What to do with a cucumber glut...

11 January, 2015

I've actually hit a point where I simply cannot, no matter how much I love them, eat all the cucumbers the garden is producing.

What to do when you hit such a sad state? Why, get fermenting of course.

Ever since I read about Asparagus Pea's pickling adventures I've been planning to try a fermented cucumber pickle.

After a bit of google searching I decided to try grape leaves, which supposedly keep the pickles crunchier due to imparting their tannins into the pickle liquid, and which I so happened to have in the garden. Also from the garden was the garlic, however the peppercorns were not homegrown (its just a matter of time, surely). I figured for a first pickle I'd do a half brine solution (on seeing AP's results with a full brine) and so used 40g salt to 500ml de-chlorinated (by boiling) water.

The remaining cukes after I had my fill. I kept the slightly under ripe ones for the pickle. These are from kept seed so are probably a mixed breed of varieties.

I had some extra 'Mini White' cukes as well, so why not throw some of them in?

A few grape leaves.

Spices: homegrown garlic and peppercorns. Keeping it simple.

Final product! Now I just need to wait 4-7 days and then refridgerate.

And I still had some leftover cukes. So sad. I managed to just bring myself to eat those.

10 comments:

  1. Oooh how exciting - summer cucumbers seem so long ago now. I'm currently osessed with pickiling radishes. They go the most beautiful shade of barbie pink and have the umami quality of a good runny cheese

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    1. Oooh, I bought some radishes at the farmers market this weekend (bugs ate mine) so I think I'll be gaining a radish pickle a try for sure!

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  2. This is great to see! I haven't had a pickled cucumber since the commercial gherkins of my childhood. I'm pretty sure that rather than being lacto-fermented, they were preserved (perversed) in a vinegar solution (with sugar!, which can't have been excellent for anyone's health). These look like they'll be seriously superior.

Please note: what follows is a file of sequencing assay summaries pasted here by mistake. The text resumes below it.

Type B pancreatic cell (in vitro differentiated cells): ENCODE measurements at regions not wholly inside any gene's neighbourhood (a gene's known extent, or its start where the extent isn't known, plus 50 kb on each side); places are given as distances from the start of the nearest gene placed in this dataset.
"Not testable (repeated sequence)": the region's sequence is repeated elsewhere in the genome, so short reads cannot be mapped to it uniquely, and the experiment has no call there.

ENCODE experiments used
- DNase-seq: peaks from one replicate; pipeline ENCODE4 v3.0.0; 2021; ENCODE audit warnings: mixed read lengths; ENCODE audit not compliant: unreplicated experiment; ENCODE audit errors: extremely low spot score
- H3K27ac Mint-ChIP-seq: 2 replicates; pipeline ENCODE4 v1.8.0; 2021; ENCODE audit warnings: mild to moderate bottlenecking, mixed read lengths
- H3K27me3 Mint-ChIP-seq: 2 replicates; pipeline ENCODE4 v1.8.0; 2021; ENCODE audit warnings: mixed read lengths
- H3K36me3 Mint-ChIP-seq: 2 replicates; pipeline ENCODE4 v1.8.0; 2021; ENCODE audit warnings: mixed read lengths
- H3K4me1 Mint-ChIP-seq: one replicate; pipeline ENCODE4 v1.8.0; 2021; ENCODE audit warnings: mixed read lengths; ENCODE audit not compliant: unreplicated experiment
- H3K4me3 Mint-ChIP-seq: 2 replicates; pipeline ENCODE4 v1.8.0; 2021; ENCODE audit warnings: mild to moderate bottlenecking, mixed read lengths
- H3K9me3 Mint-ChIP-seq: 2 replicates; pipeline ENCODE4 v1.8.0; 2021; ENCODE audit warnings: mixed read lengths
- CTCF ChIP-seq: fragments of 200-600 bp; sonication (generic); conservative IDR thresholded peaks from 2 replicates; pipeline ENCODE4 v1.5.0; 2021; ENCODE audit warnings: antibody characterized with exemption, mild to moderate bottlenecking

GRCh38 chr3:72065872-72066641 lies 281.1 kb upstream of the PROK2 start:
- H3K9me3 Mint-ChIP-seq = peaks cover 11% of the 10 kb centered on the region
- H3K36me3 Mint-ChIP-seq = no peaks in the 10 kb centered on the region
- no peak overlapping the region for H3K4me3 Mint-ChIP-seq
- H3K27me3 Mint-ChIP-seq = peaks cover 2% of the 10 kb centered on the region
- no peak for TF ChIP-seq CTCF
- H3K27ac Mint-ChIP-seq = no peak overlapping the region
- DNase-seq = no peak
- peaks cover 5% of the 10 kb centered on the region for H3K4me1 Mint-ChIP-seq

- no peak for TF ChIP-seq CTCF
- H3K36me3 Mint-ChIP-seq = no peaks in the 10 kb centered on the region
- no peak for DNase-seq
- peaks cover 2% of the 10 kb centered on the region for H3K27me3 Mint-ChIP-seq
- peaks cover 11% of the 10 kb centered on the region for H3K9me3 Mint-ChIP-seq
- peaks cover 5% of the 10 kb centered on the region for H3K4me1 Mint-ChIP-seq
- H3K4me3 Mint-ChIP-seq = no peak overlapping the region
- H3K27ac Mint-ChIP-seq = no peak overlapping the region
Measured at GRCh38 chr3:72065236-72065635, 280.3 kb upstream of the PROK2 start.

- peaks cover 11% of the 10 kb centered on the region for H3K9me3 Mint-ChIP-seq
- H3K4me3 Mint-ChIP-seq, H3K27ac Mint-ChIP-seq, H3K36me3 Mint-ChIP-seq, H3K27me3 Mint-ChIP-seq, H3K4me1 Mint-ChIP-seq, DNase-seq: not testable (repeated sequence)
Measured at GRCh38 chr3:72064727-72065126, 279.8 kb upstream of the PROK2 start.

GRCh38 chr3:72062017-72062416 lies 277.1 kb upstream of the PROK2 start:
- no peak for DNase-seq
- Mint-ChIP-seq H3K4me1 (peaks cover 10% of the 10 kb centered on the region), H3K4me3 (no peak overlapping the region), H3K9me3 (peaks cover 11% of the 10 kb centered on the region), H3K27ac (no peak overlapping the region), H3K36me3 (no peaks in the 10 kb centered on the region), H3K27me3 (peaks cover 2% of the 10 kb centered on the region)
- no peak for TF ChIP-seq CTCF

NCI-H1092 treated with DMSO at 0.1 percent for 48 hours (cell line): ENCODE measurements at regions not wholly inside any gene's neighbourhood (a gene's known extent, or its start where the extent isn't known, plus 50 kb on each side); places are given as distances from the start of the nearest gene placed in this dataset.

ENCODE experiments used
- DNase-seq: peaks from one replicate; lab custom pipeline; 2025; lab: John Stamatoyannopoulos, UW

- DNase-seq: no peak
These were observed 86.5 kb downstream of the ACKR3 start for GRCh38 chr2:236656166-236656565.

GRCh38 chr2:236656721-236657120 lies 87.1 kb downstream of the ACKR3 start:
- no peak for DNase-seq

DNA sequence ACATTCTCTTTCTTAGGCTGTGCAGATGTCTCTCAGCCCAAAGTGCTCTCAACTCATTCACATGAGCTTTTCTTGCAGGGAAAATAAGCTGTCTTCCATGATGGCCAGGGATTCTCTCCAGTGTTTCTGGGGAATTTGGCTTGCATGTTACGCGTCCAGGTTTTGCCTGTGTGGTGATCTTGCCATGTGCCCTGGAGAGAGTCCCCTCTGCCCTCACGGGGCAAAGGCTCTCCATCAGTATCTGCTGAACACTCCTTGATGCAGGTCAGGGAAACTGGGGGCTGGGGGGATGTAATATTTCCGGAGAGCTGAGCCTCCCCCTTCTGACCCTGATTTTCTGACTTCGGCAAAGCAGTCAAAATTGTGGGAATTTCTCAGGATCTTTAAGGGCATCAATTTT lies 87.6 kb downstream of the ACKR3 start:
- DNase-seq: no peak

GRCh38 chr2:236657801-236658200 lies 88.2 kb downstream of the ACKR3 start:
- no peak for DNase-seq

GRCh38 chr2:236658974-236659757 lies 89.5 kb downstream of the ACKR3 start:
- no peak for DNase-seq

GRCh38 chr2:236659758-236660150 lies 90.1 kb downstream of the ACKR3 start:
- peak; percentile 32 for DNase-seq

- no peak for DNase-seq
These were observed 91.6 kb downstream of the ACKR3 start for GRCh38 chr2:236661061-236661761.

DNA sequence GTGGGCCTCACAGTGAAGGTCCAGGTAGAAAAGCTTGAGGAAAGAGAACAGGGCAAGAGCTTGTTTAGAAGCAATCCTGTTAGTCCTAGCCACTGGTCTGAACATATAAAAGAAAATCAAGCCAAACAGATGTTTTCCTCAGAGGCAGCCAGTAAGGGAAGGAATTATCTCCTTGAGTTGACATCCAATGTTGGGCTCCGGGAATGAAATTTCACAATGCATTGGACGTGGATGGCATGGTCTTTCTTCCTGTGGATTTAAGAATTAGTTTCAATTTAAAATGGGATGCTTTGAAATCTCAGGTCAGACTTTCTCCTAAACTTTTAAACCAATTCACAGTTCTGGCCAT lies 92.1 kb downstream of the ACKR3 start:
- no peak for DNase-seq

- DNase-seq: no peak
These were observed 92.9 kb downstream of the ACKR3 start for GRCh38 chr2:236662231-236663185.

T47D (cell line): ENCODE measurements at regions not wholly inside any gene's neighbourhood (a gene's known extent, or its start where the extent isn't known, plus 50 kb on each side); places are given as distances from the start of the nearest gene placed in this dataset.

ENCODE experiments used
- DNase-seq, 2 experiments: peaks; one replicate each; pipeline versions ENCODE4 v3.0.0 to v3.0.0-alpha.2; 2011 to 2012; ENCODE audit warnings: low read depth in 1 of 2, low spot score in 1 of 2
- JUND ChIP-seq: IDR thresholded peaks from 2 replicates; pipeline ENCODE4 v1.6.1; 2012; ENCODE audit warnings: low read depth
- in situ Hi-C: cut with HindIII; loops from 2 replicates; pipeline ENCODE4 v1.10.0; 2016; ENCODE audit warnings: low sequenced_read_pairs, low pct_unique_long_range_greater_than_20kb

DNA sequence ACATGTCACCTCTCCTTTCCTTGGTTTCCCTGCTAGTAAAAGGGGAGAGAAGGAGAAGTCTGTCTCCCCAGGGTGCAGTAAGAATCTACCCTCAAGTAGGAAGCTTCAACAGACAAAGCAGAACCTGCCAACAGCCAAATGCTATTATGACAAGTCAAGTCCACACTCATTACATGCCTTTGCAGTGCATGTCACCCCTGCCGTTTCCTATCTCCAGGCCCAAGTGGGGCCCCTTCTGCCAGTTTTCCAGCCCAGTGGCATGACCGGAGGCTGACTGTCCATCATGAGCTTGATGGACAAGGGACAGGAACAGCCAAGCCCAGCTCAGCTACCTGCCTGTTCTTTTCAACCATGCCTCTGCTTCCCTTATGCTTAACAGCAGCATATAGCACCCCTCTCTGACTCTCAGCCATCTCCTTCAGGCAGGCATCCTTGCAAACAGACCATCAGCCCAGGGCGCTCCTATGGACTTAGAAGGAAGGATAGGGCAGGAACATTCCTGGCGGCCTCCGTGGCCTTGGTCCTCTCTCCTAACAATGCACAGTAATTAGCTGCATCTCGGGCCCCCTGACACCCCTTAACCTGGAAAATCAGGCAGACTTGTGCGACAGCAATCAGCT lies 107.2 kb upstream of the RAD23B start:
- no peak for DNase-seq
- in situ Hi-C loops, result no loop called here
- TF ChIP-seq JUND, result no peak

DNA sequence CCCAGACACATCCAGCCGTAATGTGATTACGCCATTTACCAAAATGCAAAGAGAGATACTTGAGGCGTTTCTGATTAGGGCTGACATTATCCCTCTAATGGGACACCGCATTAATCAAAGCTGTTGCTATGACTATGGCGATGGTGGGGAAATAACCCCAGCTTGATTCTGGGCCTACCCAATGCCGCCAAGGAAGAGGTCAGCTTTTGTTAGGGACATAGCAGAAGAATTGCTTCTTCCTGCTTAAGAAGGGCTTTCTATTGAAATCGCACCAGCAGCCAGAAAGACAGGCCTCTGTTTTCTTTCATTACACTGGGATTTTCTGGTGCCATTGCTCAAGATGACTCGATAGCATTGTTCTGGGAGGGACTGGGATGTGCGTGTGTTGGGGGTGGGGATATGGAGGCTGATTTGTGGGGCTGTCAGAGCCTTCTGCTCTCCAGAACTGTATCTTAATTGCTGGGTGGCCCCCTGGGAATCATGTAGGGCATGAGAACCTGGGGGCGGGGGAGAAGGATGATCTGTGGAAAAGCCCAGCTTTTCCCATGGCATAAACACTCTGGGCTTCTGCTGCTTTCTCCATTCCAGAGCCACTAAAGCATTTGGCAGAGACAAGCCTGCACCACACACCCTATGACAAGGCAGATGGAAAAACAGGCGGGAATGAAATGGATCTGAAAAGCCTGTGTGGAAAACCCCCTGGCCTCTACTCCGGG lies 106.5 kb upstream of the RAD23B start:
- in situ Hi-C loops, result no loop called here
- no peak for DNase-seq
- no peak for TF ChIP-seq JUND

No chance of growing black pepper in Melbo until you sort out a greenhouse (and/or climate change turns us permanently tropical) ... I have been thinking about this, a hot, humid and big greenhouse that I could use to grow coffee, vanilla orchids, pepper vines and other not-too-tall tropical things. We kind of have space, if not the resources. Meanwhile, though, the red "pepper" from peppercorn trees is free for the foraging all over the place.

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    1. I still eat vinegar pickled cucumbers regularly! Love them! I'm not convinced myself that the small amount of sugar in pickles and chutneys would be a massive dietary problem in the context of someone who doesn't eat much added sugar in their diet otherwise, but the supposed gut benefits of fermented foods really intrigues me, although the science currently is pretty minimal.
      I have a greenhouse, well polytunnel actually, in the plans for this year so maybe it is a possibility. I reckon a vanilla orchid would be a higher priority but all that hand pollination biz seems a bit hard work. I well remember the red peppercorns from my childhood climbing trees - a hobby I totally need to revisit! Are they really peppery or not really? (e.g. Carob calls itself a chocolate substitute, but really it don't cut it.)

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    2. I take your point about sugar. Dunno why I got so sugarphobic on the topic of gherkins when I've been bottling a lifetime's supply of jam this week. Anyhoo. Red "pepper" - it's delicious, actually. Have a nibble on a seed next time you're in the vicinity of a peppercorn tree. They're sweet and a bit bitey. Not exactly peppery, but getting there. Polytunnel sounds exciting! You'll be able to overwinter your capiscum etc in style :-)

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    3. Cheers for the info. I will be sure to check out a pepper tree more closely next time I am in the vicinity of one!

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  3. I made pickles for the first time this year - and yum - never buying store bought pickles again!

    They were, however, regular pickles in a vinegar brine. Haven't tried fermentation yet. There is so much to learn - I want to jump ahead but always have to rein it in and remember it's usually best to go one step at a time.

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    1. I've been dabbling in fermenting this year and it has been totally worth it. I've tried sauerkraut and kimchi, water kefir and a sourdough bread started (that since died, sadly) and they have all been surprisingly easy. I reckon these type of small batch ones are a good place to start as they are low maintainence and in making small quantities if you have a less than tasty product not too much of your time and resources have been wasted. There are so many home producing things to do out there (fermenting, bottling, veg growing, raising livestock, keeping poultry, the list goes on...) that it is really hard to not just jump in and overcommit yourself. You're very wise to go slowly.

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